What causes the seasons?

  • #1
I figured out the answer to the question in the title. The seasons are due to the earths north to south axis facing towards or away from the sun at different times in the year. I have a couple of other questions:

1.) What does a week signify? A day is how long it takes for the earth to make a full rotation, a month is the time it takes for the moon to orbit the earth and a year, the time it takes for the earth to orbit the sun. What is a week?

2.) Does the earth have a circular or eliptical orbit around the sun?
 
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Answers and Replies

  • #2
Bandersnatch
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1.) What does a week signify? A day is how long it takes for the earth to make a full rotation, a month is the time it takes for the moon to orbit the earth and a year, the time it takes for the earth to orbit the sun. What is a week?
It bears no physical meaning as far as I know. It's just a cultural artifact probably stemming from people giving mystical significance to the number 7. There used to be cultures with different number of days in a week(like the Romans, who before switching to seven, had eight days in a week).
I suppose one could imagine that it's got something to do with the phases of the Moon, them being four, each taking about seven days. Better ask a cultural anthropoligst, I suppose.

2.) Does the earth have a circular or eliptical orbit around the sun?
It's slightly elliptic. The difference between the point in orbit closest to the sun(aka perihelion, from Greek meaning lit 'near the sun') and the one farthest from it(aphelion) is about 5 million kilometres. It's not that much when compared to the average radius of the orbit, ~150 million kilometres.
Note that the Earth is in perihelion around the first week of January, so it's closest to the sun when it's the coldest time of the year in the northern hemisphere.
 
  • #3
Thanks. Does that 5 million km difference make much difference to the temperature of the earth? I reckon it would. Venus, from what I hear, is scorching hot compared to the earth. Not sure how far venus is from earth, my guess (based on the radius you told me) would be 40 million km.
 
  • #4
Bandersnatch
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Does that 5 million km difference make much difference to the temperature of the earth?
You can calculate that!
The sun gives off a certain amount of radiation, let's call it I0.
How much of it reaches a planet depends on how far away it is. According to the inverse square law, the irradiation will fall with the square of the distance. Two times farther is four times less sunlight, and so on.

(subscripts "a" shall mean "aphelion", "p" = "perihelion")

Ip=I0/Rp2
Ia=I0/Ra2

The distance at aphelion is 1.034 times the distance at perihelion, or:

Ra=1.034 * Rp

gives:

Ip=I0/Rp2
Ia=I0/(1.034 * Rp)2

Let's divide both equations by each other.

Ip/Ia = 1.0342

So, the irradiation at perihelion is

Ip=1.069156 * Ia

or 7% more received energy than in its farthest point in orbit. Not that much actually.

Try doing the same calculation for Venus and Earth at their average distances, and you'll see that at 0.7 the distance, Venus receives twice as much energy per unit area as Earth does.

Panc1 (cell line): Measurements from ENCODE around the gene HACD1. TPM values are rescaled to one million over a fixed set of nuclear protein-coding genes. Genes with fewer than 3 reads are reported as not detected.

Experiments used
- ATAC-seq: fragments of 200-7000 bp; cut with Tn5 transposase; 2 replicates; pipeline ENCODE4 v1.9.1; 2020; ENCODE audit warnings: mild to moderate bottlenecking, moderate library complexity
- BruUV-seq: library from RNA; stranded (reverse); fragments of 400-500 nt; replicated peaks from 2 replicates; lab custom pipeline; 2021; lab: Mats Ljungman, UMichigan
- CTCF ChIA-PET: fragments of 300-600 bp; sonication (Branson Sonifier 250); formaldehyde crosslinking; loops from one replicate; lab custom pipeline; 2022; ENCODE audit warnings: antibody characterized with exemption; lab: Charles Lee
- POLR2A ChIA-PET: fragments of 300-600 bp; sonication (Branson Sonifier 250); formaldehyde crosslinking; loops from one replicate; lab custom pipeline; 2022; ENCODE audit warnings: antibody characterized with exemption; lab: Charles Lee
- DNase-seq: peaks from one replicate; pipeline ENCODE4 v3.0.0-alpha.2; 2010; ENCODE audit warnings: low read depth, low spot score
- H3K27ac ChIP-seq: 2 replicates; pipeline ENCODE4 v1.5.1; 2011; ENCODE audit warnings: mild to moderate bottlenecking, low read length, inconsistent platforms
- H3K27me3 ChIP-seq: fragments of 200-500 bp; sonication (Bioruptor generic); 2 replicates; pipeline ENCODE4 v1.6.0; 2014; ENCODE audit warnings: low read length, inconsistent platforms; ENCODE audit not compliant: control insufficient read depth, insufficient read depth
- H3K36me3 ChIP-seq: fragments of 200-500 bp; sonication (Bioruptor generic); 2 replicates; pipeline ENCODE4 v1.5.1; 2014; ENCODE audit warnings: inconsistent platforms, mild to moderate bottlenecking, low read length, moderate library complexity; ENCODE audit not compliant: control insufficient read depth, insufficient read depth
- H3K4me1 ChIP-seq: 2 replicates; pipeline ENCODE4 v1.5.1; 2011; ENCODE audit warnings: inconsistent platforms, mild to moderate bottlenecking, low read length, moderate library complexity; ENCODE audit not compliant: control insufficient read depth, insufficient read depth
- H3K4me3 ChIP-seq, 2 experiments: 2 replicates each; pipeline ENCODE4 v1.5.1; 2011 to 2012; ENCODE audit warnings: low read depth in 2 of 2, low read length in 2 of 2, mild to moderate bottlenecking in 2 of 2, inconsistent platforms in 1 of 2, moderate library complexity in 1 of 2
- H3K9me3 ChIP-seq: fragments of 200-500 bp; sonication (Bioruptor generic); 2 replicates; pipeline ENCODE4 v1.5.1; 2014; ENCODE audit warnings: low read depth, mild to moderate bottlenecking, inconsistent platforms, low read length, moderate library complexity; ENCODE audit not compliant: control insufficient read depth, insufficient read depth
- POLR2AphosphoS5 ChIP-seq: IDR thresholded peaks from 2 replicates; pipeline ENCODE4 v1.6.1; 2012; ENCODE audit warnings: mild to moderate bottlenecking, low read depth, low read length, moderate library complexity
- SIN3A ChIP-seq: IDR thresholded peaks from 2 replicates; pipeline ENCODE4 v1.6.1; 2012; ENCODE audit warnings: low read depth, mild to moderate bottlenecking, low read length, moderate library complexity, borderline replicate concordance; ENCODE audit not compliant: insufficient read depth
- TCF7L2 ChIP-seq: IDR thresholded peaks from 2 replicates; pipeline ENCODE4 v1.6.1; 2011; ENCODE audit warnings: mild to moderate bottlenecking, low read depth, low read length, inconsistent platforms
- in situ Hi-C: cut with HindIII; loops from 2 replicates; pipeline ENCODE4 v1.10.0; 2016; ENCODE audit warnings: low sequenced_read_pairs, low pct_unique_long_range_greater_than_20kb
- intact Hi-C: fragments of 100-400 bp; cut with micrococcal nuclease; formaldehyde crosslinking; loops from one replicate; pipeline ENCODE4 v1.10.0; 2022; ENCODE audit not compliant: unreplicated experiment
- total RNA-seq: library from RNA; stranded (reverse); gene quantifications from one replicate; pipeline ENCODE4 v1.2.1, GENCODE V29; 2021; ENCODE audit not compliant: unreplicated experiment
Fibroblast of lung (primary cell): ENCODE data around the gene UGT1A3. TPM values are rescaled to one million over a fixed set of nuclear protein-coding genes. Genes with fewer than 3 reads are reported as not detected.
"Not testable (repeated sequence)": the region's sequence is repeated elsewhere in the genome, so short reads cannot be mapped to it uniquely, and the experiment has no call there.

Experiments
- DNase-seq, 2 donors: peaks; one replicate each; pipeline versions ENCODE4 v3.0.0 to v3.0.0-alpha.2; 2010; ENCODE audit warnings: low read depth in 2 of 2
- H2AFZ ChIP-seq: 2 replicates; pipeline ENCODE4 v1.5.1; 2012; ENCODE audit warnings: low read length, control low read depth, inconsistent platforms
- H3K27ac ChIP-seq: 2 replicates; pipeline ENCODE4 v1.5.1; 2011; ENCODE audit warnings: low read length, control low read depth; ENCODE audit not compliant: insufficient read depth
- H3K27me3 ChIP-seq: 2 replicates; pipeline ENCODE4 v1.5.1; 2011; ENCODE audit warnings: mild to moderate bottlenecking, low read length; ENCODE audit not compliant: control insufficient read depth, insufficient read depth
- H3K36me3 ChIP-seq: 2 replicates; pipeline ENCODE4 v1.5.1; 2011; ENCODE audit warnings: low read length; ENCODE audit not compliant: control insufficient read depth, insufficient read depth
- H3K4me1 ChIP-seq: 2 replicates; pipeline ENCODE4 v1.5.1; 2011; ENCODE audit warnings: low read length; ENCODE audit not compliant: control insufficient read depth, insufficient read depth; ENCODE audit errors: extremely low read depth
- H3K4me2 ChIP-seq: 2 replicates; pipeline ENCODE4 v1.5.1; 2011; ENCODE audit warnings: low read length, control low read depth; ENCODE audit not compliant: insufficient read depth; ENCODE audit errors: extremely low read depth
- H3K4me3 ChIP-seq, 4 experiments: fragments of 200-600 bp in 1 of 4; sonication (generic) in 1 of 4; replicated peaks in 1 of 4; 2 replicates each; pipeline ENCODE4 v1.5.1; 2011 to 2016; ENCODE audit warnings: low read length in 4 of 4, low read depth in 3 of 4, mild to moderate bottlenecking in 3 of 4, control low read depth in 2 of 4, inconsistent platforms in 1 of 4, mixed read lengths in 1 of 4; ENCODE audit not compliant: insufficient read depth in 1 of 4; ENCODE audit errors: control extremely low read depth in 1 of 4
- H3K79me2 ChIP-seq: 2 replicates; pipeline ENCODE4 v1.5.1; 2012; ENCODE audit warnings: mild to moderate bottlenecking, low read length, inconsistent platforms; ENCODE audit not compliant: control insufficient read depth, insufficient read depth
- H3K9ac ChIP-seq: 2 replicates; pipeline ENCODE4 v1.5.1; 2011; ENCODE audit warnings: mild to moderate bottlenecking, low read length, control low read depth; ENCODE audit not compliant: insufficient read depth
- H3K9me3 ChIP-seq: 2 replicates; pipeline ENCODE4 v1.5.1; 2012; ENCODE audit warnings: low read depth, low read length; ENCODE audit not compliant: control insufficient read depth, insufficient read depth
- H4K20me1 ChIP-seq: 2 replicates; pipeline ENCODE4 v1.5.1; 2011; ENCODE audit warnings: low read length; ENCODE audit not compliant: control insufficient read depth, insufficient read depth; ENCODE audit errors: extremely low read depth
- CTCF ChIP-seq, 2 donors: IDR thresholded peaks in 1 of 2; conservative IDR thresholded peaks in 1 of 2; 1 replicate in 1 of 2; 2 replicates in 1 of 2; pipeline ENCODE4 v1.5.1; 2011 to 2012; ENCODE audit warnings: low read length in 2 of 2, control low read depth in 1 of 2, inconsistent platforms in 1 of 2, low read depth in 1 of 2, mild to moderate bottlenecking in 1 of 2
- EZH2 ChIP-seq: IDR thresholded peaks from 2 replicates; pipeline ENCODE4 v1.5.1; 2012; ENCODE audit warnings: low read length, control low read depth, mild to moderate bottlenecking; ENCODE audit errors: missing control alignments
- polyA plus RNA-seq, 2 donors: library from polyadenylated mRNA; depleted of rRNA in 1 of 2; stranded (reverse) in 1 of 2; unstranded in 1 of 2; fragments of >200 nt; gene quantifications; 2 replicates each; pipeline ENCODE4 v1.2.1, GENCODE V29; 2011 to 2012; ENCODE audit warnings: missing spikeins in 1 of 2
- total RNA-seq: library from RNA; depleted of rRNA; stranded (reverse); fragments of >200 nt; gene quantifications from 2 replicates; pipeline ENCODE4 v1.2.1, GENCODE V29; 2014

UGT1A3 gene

Not sure how far venus is from earth, my guess (based on the radius you told me) would be 40 million km.
It's actually close to 108 million(Venus' orbit even more circular by the way, with barely 1,5 million kilometres difference between aphelion and perihelion.
Wikipedia has all such data handily presented. Type planet name and look at that table on the right.
You'll find peri- and aphelion there, eccentricity(how close to a circle an orbit is, with 0 meaning ideal circle), semi-major axis(for near-circular orbits roughly corresponds to the radius of a circle) and more.
 
  • #5
D H
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Thanks. Does that 5 million km difference make much difference to the temperature of the earth? I reckon it would.
Not really. That the Earth's orbit has an eccentricity of 0.0167 means that insolation varies by about 3.34% over the course of a year. This is a small effect, much much smaller than that caused by obliquity. Look at it this way: It's winter in the northern hemisphere right now even though we're fairly close to perihelion (closest approach to the Sun). Perihelion occurs only a week or two after the northern hemisphere winter solstice. We're closest to the Sun right when winter in the northern hemisphere reaches its peak*.

The opposite occurs in the southern hemisphere. Winter in the southern hemisphere occurs when the Earth is furthest from the Sun and summer when the Earth is closest to the Sun. This would seem to suggest that seasons in the southern hemisphere should be more extreme than those in the northern hemisphere. That's not the case. It's the other way around. There's yet another contributing factor to the variations of the seasons. About 80% of the southern hemisphere is covered by ocean, but it's only about 60% for the northern hemisphere. The contribution of this uneven distribution to climate is stronger by about a factor of two than is insolation.


* Right now, that is. This near coincidence of the December Solstice and perihelion is just a coincidence. It will be the other way around 10,000 years from now.
 
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  • #8
jim mcnamara
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With respect to the elliptical orbit and climate (insolation), google for Milankovitch cycles.
This has a very detailed explanation along with some problems associated with this approach.
Or try:

http://en.wikipedia.org/wiki/Milankovitch_cycles
 

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